February 7, 2012 is Charles Dickens 200th birthday. As I was looking for a period-appropriate cake to bake to celebrate, I stumbled on the menu for the dinner held in his honor by the New York City press on April 18, 1868.
It was quite an event. Dickens had been touring the northeastern part of America giving dramatic readings from his books since November, 1867. In all he gave 76 readings over five months and earned the equivalent of more than three million dollars.
The New York City press invited Dickens to a celebratory dinner. As reported in an article in the March 1919 issue of The Bookman, “Dining with Dickens at Delmonico’s” by Kate Dickenson Sweetser, the event was a huge success. The gathering of 200 of the city’s leading writers, reporters, and editors rose to their feet and applauded when Dickens arrived in the room. He was ill and escorted to the head table by Horace Greeley.
Dickens spoke briefly before dinner and made a sort of apology for his critical comments and writing about America based on his experiences on his first tour 25 years earlier. This night he promised upon his return to England to “bear such testimony to the gigantic changes in this country. Also to record that wherever I have been I have been received with unsurpassed politeness, delicacy. Sweet tempter, hospitality, consideration and respect for the privacy daily forced on my by the nature of my avocation here and the state of my health.”
Members of the committee spoke as well and a fine meal was enjoyed by all. The menu was printed in French, but is easy enough to understand. Lorenzo Delmonico, the leading restaurateur of the day paid homage to literature as he named many of his dishes for the evening: cream of asparagus soup a la Dumas, small hors d’oeuvres a la Dickens. stuffed lamb a la Walter Scott, chops a la Fenimore Cooper. The vegetables included small peas, tomatoes, artichokes and braised lettuce. And for dessert fruits, orange ice and two cakes. The “Viennoise” cake I take to be a version of what we now call a “Sachre torte” chocolate cake with apricot jam in between the layers. The Savarin is a yeast-raised cake with syrup poured over it.
This was the cake to make and it sure gave me the dickens. And will give me many stories to tell. The hardest part is getting the cake out of the baking pan. But not to worry, if your cake looks like this one below, or worse, just pour the syrup over and then put pieces of the cake in a decorative bowl or glass, top with berries and cream and serve individually. No one need to know the fiction you are passing off as a glamorous cake. It will taste just as good.
Although there are many modern recipes, I wanted to find one from the era. I found one using Google Books in an 1867 cookbook -- Handbook of Practical Cookery for Ladies and Professional Cooks by Pierre Blot who was a professor of gastronomy and founder of the New York Cooking Academy.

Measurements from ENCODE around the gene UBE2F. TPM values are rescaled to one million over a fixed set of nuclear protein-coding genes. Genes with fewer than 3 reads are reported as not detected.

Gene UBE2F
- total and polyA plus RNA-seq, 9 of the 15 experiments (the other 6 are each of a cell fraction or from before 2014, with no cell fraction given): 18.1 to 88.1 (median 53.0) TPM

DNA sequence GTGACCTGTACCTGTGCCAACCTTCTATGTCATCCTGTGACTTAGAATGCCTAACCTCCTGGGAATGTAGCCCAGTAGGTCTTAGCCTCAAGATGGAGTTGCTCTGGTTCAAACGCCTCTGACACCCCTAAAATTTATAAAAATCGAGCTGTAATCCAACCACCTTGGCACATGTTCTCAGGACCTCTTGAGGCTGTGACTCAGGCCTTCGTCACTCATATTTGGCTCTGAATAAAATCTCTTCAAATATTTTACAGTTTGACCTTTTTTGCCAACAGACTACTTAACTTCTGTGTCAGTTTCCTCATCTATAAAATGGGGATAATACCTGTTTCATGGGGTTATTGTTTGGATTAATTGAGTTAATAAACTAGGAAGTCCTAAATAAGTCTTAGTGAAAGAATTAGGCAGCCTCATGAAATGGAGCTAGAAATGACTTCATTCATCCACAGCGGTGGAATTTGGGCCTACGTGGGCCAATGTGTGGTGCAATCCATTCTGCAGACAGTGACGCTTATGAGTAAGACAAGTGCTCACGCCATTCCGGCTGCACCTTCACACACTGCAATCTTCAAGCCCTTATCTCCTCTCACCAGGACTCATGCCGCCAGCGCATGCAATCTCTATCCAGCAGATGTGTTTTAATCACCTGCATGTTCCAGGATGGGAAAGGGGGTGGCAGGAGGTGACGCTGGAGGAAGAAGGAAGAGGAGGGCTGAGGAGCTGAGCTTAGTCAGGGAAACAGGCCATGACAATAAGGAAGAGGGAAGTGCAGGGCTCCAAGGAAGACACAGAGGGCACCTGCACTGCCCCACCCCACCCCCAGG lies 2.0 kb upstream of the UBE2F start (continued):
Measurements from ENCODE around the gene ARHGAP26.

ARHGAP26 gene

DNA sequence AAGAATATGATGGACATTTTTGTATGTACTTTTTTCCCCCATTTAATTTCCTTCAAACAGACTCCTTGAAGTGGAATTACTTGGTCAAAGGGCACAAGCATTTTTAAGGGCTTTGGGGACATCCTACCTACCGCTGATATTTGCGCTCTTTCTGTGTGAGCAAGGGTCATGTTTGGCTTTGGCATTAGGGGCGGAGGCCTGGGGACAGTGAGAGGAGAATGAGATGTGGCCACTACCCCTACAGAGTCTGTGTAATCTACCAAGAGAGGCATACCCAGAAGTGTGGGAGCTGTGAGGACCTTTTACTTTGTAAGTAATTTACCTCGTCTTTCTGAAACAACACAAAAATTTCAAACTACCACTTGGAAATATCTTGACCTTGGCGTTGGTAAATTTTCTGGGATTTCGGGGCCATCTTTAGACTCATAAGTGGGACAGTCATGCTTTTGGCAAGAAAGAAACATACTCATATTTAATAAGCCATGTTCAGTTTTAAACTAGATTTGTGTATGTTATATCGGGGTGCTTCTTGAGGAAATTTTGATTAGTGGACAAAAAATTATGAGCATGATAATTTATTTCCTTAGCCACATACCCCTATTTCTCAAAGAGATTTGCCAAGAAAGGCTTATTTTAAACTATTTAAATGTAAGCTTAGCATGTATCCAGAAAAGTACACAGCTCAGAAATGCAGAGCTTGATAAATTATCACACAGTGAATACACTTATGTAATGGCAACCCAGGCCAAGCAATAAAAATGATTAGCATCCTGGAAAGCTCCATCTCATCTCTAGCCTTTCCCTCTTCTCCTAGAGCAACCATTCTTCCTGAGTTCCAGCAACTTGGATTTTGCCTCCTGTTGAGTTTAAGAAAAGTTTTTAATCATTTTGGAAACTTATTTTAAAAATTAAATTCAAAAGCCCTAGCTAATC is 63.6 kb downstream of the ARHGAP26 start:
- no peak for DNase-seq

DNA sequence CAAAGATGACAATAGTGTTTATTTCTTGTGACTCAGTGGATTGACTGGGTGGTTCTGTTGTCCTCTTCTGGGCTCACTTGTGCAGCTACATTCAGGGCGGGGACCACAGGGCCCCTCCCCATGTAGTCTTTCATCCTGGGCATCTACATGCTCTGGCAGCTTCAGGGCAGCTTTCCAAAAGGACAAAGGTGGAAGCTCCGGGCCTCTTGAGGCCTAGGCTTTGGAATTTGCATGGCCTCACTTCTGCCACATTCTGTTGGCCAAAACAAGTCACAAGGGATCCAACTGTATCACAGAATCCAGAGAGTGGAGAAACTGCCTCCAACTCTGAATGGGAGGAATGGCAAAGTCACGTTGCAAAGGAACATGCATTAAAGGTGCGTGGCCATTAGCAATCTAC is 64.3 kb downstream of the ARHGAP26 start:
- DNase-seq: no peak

This is a classic cake and the recipe is very similar, if not identical, to modern ones. I have adapted it for modern ingredients. However, there are two important differences. The period recipe calls for buttering the baking pan and sprinkling with finely ground almonds and the syrup you make to pour over the cooled cake is much less sweet than modern ones. It is a nice light taste, not heavy and lets the flavors of the brandy or rum fill the cake.
Savarin Cake a la Charles Dickens
1 package instant yeast – quick rise
1/4 cup warm water
1 tablespoon sugar
3/4 cup milk, warmed to about 100 degrees F.
6 tablespoons very soft butter, not melted
1/2 cup sugar
2 cups flour
To prepare the baking pan:
1/2 to 1 cup very, very finely ground almonds
For the sauce:
1/2 cup sugar
1 cup water
1/4 cup rum or brandy
In a large mixing bowl, combine the yeast, water and tablespoon sugar. Let stand until the yeast is “proofed” and slightly foamy. Put the eggs into the warm milk and stir until well mixed. Stir the milk mixture into the yeast and then the softened butter. Add the sugar and half the flour. Mix well until you have a smooth batter. Stir in the rest of the flour. If the batter isn’t perfectly smooth, beat for a minute or so with an electric mixer. Set the batter aside and prepare the baking pans. Savarin is traditionally baked in a tube or ring pan. Pick one that will hold at least 8 cups of batter, or divide between two pans. Butter the pan very well and sprinkle with the ground almonds, or regular flour. Spoon batter into the pan, no more than half full. Set aside in a warm place to rise until not quite doubled. Put into a preheated 350 degree F. oven. Bake until the cake is lightly browned and firm in the center. Cool in the pans on a rack and the gently insert a knife around the outside edges and push cake away from side of the pan, turn upside down, cross your fingers that it comes out.
While the cake is cooling, make the syrup. In a small saucepan combine the sugar and water. Cook over low to medium heat, stirring, until the sugar is dissolved. Continue to cook for about five minutes until the syrup thickens slightly. Allow to cool and add the rum of brandy.
Spoon the syrup over the cooled cake gradually so that it is absorbed into the cake. Serve with whipped cream and berries. Or as they did at the Dickens’ dinner – with orange sherbet.